A network doesn’t become social until there are two people involved. Two people amount to the critical mass that it takes to start conversation. Conversation is a simple idea, but in a social network the psychology of users is often unpredictable which adds a certain degree of difficulty. You always want conversations you are involved in to be positive without going overboard with flattery. Like television advertisements, conversations don’t always need to be relevant to your brand, but you should make a connection to your brand or product and try to make sure you are in conversations with relevant people to get the most out of the time you spend.
In our first installment I touched on social identity and I hinted at the ramifications that identity had on what each different network has become. The tone and reach of conversations are extremely dependent on the role identity plays in each different network. On Facebook where you know most of your contacts in person you have the same types of public conversations you could expect to have in your region with friends and acquaintances. On a network like Twitter you may retain your true identity, but you have a much larger follower base that is based on common interests as much as it is on what high school you attended and who was at that party last night. The 140 character limit further shapes the conversation on Twitter.
Conversations are the meat of these social networks. They are the content, the data, and the value. As a marketing expert it is your job to listen to relevant conversations and know about the who, what, where, when and why aspect of conversations. After you’ve listened to the users you think are relevant the next step is to join in these conversations, or possibly spark a new dialogue. It doesn’t have to be organic, and like many things you are going to get better results when you form a strategy and put some thought into what you’re about to do.
It’s a simple matter to connect a regional restaurant chain with people who live within a 50 mile radius of their locations and it is easy enough to connect a new rap group with followers who are partial to that genre of music. The hard part is finding the most relevant and valuable conversations regarding obscure niches.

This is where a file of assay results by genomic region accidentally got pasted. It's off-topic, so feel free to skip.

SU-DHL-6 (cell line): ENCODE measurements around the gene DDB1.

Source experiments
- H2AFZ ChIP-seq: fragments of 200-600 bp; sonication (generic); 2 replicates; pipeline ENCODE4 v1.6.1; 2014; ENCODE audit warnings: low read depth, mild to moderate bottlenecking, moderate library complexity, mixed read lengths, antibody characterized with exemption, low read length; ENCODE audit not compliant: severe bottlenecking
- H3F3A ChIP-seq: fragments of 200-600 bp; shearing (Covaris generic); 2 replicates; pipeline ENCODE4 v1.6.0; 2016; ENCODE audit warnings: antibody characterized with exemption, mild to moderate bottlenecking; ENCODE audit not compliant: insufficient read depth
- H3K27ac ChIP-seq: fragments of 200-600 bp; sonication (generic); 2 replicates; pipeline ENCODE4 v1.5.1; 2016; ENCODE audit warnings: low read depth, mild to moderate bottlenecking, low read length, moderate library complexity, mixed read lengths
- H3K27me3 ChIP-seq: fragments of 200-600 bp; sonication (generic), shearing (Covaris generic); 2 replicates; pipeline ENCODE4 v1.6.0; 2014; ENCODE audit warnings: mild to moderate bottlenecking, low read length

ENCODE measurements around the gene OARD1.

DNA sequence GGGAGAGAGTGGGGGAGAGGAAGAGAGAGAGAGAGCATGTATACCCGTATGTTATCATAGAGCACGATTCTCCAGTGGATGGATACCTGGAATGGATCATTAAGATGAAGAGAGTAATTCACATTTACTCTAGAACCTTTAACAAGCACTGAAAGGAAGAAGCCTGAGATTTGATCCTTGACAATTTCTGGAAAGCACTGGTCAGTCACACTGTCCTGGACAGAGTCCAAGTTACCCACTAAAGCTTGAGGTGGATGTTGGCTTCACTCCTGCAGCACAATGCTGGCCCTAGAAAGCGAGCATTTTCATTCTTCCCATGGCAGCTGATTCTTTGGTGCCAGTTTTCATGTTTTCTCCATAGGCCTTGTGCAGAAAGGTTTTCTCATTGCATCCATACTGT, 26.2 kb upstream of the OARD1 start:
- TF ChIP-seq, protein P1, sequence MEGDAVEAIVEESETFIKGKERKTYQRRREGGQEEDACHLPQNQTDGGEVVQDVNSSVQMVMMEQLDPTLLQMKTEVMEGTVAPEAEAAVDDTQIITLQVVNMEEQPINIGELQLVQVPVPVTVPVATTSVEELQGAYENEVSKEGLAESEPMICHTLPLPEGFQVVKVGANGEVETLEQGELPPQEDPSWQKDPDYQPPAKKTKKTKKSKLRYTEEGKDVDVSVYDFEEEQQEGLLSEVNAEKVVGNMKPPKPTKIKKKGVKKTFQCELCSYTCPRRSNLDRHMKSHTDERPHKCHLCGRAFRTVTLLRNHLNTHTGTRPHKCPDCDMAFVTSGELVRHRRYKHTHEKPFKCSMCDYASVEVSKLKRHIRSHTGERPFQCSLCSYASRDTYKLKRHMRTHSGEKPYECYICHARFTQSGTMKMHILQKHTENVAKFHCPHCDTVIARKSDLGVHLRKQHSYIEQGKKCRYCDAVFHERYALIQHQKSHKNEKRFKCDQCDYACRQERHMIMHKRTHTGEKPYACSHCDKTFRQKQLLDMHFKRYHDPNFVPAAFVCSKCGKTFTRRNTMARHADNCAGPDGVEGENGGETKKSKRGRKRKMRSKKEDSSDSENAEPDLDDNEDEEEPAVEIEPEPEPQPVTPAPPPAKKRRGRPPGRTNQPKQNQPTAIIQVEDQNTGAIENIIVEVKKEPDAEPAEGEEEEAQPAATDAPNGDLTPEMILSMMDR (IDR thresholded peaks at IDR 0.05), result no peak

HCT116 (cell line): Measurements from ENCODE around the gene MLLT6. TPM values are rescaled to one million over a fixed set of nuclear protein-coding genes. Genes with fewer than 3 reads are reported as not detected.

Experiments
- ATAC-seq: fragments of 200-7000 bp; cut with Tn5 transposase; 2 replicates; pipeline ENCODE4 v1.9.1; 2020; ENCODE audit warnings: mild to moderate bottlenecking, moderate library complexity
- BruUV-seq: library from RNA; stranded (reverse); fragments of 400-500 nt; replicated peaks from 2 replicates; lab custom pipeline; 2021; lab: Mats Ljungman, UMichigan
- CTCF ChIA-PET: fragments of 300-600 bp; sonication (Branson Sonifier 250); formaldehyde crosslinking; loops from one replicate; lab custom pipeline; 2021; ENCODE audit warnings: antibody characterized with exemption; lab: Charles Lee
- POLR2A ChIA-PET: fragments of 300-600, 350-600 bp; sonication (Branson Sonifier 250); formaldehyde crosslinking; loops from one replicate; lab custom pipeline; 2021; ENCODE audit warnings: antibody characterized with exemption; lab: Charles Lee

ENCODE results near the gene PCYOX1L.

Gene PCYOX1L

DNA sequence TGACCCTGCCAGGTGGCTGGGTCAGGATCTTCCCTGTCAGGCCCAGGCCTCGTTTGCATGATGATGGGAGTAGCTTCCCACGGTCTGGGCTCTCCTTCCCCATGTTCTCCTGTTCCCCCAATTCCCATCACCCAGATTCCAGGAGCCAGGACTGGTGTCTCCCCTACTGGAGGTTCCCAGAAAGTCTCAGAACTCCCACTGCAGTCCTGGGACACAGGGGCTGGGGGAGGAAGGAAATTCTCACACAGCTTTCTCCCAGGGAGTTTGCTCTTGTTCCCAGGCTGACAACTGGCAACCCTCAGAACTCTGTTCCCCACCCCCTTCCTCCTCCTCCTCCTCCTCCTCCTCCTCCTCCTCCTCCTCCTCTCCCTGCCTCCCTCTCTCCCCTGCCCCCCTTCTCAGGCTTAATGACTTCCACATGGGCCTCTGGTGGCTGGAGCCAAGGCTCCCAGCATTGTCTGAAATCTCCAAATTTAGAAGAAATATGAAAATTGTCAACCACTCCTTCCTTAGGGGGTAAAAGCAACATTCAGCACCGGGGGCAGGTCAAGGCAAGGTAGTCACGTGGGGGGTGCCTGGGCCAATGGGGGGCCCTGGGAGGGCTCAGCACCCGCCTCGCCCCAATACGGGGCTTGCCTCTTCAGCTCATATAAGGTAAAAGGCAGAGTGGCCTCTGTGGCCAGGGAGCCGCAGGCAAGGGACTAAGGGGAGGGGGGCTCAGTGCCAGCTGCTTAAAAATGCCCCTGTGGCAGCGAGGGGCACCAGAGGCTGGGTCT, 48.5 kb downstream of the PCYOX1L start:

What we think of as listening I liken to a scavenger hunt or criminal investigation. Using the identity of users who are likely to participate in the most relevant conversations I follow each thread until conclusion gathering more and more leads as I go. Over time patterns emerge and it becomes clear where the noise is the heaviest.
The more you listen and study about relevant conversations, the easier it is to begin and direct them. You have every advantage of a fly on the wall until you jump in trying to ignite conversations favorable to your clients. Next time don’t take that leap so soon. I have watched several marketing professionals take on one of their first clients and right out of the gate start posting status updates and prodding whatever followers are available. If you didn’t do your research your efforts won’t have direction and you can’t benefit from knowing exactly what has worked and failed in the attempts of others.
Finding the Best Conversations
There are often competing public forums (think Mashable and Tech Crunch), and it’s always surprising after connecting a client with source points to find that the loudest noise or the highest quality content doesn’t always provide the greatest value for a focal point. The funny thing about value is that won’t always make the connections beforehand, but you’ll always understand it after you gather and analyze a complete data set.
The conversational aspect is the primary reason Google+ isn’t as valuable to businesses yet in a social sense. There are clear SEO advantages to using a Google + profile, but the conversations for most topics aren’t as deep and the groups are usually an amalgamation of users. You can always find rap music fans by following the threads on Facebook and Twitter, but Google+ missed the mark on developing the internal tools that allow you to do that as quickly as you can on other networks (or did they do it intentionally?).
There are some great meaningful conversations on Google+, but at its best it’s an ideological and intellectual exchange among Internet professionals. There isn’t any value for our clients unless we can find topical or regional conversations that apply to them, and while that’s possible, there aren’t as many internal tools in place to do that effectively. We can sell books to each other and promote blog posts, but that is a closed economy considering the value of the conversations present on Twitter and Facebook. They basically hand them to you with groups and hash tags.
Before you write off Google+ however, remember that we can start conversations as easily as we can listen to them, and I have already turned up search results for long tailed keywords including Google+ page posts. The most important first step is listening however, and there are better places to do that.
Part 2 of a 7 part series on the building blocks of social media